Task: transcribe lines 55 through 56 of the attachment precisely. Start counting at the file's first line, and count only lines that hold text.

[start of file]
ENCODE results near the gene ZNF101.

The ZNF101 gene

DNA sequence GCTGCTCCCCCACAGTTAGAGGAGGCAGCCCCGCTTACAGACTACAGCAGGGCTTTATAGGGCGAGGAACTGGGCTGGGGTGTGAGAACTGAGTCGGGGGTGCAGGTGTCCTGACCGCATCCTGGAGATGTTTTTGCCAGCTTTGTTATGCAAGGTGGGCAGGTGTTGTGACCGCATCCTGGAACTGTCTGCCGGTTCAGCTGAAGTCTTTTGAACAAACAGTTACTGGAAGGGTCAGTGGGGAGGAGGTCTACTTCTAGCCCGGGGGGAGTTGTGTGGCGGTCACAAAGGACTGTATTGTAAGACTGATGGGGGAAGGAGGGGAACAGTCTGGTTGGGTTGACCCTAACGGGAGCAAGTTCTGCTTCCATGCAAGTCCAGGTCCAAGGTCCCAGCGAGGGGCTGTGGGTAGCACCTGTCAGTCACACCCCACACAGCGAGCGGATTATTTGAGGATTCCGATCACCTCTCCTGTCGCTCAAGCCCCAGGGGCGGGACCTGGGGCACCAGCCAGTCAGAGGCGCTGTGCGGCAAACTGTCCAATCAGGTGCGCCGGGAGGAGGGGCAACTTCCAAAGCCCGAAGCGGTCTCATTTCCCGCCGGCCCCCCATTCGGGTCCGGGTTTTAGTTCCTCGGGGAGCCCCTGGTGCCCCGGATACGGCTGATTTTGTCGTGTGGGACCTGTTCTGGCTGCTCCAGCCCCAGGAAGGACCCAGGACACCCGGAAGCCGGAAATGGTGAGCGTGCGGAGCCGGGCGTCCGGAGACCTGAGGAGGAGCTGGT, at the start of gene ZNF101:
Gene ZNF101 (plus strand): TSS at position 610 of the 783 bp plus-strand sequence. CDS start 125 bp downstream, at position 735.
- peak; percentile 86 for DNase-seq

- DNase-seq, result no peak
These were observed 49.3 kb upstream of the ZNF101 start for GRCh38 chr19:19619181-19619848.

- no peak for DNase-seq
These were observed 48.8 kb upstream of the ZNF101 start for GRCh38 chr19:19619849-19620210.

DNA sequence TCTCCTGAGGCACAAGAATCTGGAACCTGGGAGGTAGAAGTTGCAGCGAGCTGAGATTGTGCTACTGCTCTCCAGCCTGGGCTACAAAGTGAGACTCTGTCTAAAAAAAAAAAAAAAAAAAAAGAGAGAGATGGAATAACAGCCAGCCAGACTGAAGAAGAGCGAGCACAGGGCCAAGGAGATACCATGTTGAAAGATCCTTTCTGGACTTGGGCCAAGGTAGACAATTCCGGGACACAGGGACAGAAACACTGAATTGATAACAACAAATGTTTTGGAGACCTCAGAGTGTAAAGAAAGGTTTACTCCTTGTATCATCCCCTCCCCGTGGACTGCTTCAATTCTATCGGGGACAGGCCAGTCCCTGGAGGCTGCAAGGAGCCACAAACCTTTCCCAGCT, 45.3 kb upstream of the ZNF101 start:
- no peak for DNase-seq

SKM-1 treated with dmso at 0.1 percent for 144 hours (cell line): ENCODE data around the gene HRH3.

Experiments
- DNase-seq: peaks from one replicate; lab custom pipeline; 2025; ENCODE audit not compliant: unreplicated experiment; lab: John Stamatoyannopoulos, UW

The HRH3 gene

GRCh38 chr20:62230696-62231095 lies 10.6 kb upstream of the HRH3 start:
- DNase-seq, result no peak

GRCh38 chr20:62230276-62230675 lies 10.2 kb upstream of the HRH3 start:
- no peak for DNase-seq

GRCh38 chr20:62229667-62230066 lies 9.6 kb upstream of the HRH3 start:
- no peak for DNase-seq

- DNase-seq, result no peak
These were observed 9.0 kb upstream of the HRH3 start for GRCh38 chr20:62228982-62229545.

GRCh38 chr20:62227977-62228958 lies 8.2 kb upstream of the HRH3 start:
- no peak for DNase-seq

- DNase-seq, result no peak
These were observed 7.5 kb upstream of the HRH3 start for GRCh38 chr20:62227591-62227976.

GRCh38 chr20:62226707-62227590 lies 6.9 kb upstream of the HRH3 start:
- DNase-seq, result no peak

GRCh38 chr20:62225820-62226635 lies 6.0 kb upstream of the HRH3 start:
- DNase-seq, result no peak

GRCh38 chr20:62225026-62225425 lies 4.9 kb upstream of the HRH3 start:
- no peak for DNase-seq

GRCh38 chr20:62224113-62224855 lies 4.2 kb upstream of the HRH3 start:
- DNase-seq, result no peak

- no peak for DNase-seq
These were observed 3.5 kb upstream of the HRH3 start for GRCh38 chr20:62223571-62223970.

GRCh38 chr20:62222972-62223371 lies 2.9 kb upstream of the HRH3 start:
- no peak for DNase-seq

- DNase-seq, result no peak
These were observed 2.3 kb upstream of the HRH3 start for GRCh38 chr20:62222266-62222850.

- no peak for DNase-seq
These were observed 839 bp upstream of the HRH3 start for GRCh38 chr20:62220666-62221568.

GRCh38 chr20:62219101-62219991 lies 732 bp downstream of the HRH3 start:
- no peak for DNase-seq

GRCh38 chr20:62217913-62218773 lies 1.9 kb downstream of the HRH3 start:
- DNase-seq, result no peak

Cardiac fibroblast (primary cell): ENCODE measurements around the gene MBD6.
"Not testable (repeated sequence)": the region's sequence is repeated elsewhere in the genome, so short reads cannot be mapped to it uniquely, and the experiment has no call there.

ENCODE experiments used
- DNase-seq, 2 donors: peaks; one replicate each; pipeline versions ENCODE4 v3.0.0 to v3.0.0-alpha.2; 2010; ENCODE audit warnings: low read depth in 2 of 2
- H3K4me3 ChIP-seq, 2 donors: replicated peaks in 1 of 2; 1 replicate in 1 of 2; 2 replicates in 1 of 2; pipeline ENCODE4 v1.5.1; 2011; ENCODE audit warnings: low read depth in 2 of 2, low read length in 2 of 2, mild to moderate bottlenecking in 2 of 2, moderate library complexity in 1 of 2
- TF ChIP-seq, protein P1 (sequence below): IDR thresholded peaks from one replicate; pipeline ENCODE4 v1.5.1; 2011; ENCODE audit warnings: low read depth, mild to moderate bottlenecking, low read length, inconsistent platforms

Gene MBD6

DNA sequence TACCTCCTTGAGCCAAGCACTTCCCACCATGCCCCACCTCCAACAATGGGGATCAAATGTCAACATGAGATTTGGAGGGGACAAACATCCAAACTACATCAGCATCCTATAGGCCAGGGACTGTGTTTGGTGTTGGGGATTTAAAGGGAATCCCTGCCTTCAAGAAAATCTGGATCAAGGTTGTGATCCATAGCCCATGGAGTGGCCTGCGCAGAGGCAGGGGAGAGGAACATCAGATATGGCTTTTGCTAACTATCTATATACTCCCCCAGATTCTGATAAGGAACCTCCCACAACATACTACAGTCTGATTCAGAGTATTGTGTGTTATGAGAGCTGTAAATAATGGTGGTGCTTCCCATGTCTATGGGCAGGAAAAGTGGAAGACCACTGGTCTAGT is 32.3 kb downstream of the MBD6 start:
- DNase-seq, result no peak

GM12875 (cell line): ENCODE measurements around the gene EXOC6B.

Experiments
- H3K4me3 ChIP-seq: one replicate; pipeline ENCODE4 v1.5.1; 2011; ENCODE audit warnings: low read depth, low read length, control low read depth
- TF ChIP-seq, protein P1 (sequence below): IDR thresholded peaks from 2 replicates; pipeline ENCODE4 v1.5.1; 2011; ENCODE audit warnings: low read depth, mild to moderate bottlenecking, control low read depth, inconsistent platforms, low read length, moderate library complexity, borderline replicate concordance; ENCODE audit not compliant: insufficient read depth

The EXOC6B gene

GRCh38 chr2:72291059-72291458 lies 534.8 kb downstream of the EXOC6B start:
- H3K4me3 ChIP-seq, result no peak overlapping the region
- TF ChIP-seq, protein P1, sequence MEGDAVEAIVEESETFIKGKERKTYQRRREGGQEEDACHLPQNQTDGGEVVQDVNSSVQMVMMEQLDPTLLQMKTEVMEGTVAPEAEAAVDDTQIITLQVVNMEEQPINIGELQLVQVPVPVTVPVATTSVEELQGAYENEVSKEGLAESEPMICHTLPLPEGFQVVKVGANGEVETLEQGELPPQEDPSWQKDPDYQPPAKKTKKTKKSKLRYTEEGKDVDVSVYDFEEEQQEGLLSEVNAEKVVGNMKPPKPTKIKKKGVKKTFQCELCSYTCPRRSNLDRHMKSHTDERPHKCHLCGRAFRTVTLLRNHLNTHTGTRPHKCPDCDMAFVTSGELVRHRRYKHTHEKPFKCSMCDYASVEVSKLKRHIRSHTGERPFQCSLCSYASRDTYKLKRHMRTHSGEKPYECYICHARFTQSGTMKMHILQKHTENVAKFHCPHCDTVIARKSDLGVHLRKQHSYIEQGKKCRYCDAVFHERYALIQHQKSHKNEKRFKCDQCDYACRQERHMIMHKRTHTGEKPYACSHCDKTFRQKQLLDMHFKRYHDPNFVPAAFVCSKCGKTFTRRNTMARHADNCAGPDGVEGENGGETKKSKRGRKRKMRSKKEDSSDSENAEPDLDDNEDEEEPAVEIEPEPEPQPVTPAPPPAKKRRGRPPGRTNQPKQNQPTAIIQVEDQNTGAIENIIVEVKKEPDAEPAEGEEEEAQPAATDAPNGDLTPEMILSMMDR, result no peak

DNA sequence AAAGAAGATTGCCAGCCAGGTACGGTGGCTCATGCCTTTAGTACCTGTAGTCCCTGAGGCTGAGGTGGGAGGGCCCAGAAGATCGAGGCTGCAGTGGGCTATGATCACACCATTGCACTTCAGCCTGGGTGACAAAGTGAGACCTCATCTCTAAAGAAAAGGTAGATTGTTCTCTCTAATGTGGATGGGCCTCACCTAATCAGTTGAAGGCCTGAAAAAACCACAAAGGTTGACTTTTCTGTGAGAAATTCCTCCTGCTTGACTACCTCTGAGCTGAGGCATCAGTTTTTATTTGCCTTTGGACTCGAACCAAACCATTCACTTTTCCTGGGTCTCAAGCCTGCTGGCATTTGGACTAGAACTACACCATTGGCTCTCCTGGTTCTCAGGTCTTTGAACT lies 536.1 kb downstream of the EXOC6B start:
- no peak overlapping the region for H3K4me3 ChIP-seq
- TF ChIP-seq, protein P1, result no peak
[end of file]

DNA sequence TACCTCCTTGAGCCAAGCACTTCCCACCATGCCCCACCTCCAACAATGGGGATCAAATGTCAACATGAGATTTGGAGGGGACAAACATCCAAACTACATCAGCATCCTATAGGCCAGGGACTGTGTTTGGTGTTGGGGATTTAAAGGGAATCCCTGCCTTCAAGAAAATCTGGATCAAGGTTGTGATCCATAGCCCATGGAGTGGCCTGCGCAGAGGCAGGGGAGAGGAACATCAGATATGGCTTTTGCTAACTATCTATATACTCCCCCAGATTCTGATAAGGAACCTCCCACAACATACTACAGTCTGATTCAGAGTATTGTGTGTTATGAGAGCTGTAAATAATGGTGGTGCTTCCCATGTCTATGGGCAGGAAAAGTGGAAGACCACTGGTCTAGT is 32.3 kb downstream of the MBD6 start:
- DNase-seq, result no peak